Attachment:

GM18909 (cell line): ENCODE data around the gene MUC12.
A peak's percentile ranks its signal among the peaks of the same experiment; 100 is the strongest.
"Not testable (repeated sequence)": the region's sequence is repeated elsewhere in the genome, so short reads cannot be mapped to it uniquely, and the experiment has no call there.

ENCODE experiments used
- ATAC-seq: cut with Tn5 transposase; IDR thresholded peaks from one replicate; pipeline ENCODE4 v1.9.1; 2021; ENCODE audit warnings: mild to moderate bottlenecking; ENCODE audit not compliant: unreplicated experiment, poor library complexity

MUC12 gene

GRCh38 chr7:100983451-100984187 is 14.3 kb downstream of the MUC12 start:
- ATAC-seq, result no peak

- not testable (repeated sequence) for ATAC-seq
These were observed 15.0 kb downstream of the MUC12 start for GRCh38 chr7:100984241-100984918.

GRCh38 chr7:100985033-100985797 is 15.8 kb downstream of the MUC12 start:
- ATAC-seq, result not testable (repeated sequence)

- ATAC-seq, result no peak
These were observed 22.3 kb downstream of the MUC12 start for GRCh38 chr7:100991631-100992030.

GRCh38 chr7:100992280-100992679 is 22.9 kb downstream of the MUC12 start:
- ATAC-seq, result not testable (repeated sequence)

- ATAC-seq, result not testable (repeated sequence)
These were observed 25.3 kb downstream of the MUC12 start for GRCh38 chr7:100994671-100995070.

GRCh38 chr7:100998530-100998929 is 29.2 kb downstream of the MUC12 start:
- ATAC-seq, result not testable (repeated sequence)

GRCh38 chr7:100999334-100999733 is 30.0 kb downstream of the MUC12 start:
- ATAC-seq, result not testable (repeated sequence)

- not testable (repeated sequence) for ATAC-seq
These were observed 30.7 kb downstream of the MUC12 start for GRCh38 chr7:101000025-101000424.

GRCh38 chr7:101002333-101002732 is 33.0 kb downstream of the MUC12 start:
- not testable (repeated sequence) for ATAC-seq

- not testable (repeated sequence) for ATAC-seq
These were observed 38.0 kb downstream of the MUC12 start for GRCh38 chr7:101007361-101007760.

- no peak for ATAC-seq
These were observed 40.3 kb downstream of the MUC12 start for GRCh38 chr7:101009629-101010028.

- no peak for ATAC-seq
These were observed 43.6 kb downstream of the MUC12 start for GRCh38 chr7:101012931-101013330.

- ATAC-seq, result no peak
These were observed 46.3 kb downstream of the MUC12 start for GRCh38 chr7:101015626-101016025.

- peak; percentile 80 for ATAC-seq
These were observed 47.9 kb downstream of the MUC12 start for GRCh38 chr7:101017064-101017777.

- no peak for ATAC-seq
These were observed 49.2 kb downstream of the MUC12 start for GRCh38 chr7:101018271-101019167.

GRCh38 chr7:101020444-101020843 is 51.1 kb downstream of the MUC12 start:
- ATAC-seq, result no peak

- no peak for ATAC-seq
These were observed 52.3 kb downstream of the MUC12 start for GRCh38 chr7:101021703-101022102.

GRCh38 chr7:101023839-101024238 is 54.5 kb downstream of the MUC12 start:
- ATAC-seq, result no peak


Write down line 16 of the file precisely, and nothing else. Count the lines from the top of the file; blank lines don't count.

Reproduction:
- ATAC-seq, result not testable (repeated sequence)